We Won't Forget is a super-16mm film with raw, intense, naturalistic acting and a subtle study of contemporary social interactions which, in a voyeur-style, ropes in themes including mental health issues and the toxic aspects of social media in which all participants—including us as the audience—are potentially implicated.
After premiering at Palm Springs International ShortFest and winning the Grand Jury Prize and the award for Best Editing at Castrovillari, the Portugal/USA co-production screened at Hamptons, Woodstock, Tirana, Rooftop Films, Curtas Rio, IndieLisboa, and others. It was directed by Edgar Morais (Heatstroke) and Lucas Elliot Eberl (Choose Connor) and they wrote it in collaboration with the lead actor Whitney Able (Monsters).
As gaffer on this film, I was there for the whirlwind week of prep and two days of shooting, but I wanted to talk to Morais and Eberl to get more insight about the film. Watch the film and then dive deeper into our conversation below.
No Film School: What was the genesis of We Won’t Forget?
Morais & Eberl: We had just returned to Los Angeles after being in Portugal filming the feature we’re working on and reconnected with our friend Whitney Able at a party at her house. That night, creative sparks started flying between the three of us and we decided on developing something together. We had been good friends for years and it was clear that we all wanted to work together on a deeper collaborative level, so every few days we would meet up and have these wonderful creative brainstorming sessions where we floated around many different concepts which we could shoot at Whitney’s house in a short amount of time.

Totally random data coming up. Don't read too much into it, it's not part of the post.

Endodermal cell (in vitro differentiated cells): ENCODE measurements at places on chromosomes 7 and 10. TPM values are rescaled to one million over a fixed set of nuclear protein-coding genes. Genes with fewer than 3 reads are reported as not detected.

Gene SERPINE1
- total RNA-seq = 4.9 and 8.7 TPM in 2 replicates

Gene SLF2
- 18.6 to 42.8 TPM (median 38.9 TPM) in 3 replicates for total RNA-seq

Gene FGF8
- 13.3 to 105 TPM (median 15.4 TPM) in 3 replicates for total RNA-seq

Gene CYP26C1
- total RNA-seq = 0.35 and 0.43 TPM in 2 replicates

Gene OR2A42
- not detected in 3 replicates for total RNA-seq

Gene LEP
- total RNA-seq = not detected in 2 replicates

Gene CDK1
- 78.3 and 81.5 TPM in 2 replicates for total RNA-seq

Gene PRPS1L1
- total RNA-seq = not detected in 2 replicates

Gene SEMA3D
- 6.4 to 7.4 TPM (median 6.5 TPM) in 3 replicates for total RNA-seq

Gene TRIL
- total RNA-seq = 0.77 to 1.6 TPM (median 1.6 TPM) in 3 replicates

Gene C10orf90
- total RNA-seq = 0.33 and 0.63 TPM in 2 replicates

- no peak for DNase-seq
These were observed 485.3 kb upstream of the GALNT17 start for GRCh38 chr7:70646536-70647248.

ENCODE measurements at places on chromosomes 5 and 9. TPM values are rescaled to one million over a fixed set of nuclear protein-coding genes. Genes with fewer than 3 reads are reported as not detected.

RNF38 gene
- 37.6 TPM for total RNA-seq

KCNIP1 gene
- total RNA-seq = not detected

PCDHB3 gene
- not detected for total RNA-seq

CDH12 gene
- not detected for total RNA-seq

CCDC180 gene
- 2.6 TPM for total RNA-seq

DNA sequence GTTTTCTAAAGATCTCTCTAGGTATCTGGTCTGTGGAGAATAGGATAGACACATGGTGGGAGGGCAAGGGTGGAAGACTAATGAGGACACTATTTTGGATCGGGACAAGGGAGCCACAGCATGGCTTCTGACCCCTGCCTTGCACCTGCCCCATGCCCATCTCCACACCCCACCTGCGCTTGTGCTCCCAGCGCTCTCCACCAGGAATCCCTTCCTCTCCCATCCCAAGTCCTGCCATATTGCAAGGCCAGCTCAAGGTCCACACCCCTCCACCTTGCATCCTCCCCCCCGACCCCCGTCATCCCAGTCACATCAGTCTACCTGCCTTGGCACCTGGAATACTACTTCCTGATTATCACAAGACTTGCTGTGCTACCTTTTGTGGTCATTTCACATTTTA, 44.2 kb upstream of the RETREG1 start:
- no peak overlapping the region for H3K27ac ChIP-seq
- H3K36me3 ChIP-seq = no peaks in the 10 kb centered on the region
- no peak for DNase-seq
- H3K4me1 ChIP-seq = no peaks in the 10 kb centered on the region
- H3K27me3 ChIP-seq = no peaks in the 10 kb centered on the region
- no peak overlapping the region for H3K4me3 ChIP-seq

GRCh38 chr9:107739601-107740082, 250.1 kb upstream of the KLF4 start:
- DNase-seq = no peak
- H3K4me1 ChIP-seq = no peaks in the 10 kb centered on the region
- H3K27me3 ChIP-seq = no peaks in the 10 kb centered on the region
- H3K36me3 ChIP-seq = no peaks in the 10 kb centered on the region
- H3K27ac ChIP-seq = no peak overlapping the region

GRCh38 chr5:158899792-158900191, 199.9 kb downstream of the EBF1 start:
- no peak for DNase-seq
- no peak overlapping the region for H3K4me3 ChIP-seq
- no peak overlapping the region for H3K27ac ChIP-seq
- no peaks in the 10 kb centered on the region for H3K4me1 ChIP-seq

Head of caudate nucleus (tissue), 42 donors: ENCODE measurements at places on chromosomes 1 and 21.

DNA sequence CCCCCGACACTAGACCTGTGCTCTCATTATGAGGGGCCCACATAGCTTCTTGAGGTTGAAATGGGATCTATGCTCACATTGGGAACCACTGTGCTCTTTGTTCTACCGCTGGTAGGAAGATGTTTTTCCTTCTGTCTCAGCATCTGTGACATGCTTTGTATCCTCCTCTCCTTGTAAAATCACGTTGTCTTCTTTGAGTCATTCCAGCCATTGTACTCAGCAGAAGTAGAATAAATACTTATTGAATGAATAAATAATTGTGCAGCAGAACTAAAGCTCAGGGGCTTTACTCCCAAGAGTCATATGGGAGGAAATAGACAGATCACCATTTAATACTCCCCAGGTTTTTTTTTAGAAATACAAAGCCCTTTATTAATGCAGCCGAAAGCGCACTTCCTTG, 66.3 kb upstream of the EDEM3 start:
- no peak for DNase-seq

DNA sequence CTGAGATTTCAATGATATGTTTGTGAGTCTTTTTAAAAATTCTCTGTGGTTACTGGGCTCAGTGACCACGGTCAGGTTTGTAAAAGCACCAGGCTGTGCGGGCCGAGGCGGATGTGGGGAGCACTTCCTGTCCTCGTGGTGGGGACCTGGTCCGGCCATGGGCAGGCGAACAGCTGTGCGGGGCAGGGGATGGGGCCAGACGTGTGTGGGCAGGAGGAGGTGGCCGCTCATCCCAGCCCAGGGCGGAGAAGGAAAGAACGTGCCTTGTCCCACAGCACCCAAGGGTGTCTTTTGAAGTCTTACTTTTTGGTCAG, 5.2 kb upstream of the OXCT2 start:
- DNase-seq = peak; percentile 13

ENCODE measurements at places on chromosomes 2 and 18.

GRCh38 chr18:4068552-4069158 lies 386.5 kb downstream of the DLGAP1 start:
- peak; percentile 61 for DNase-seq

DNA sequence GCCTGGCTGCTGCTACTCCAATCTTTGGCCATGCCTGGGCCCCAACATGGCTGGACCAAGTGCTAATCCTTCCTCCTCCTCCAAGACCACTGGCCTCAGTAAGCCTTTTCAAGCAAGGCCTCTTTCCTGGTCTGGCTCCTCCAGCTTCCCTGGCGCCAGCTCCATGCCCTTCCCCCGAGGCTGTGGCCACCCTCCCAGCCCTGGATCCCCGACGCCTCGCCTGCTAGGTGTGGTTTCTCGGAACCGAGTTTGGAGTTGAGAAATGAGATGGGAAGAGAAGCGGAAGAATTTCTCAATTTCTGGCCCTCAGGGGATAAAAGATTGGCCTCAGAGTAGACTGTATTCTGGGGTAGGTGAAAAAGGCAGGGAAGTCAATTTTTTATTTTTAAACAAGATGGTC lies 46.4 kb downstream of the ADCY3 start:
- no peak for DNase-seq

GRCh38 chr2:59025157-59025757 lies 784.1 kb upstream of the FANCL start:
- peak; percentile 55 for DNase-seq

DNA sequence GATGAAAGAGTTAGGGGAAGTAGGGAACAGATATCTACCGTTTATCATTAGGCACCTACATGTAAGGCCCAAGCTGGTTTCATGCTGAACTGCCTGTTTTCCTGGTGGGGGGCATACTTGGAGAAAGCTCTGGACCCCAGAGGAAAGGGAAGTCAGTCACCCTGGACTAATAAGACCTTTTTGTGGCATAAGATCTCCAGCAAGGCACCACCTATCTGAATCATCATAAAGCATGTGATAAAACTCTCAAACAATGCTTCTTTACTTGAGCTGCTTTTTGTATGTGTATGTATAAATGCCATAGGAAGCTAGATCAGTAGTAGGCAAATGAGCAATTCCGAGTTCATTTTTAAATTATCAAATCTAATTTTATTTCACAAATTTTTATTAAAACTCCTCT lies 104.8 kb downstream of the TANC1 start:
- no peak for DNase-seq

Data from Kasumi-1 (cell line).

The three of us related to the concept that would later become We Won’t Forget, that of a character who ends up releasing her bottled up emotions publicly and having a freak out while hosting a party for her friends leading to a chaotic scenario where everyone becomes involved and it becomes unclear where the line of enabler versus victim lies, especially when everyone has a camera on their phone that can record anything at any given time, and access to social media to share it on.
This can create an incentive for exploitation that is more attractive than the sanctity of real-life friendships and interactions. There is a general cloud of awkwardness, and skepticism of people’s intentions, that permeates many situations in a time when social media is for many people the dominant source of their self-worth, their social capital, and the decider of whether people hold each other in high regard, or even respect each other. We wanted to create a scenario that could feel like the physical manifestation of predatory social media algorithms in the real world.
The script that we wrote was very technical, with practical details for filming and a lot of the interior work about Whitney’s character that we had all worked on—but only the three of us ever saw it, because we wanted to find most of the dialogue on set with the actors while filming so we could get honest reactions to what was happening in the moment, rather than trying to “play” a more grand concept. Also, we wanted the ability to continuously change plans and move on to better ideas when we had them without any kind of attachment, which is another reason the three of us worked so well together.
NFS: Tell us about filming—how did you create the environment necessary prior to filming?
Morais& Eberl: We had a cast of 25 people, and so in order to get this done in between everyone’s busy schedules we only had two days of filming.
As you know, Micah, our interiors had large windows, where we mixed natural daylight with elevated JEM balls and practical lighting in order to have the whole inside area completely "in play" for us to follow our instincts and to avoid time-consuming lighting setups in between shots. The exteriors had both direct sunlight and shaded areas, as well as varying weather conditions/cloud cover during the different filming days which created some challenges.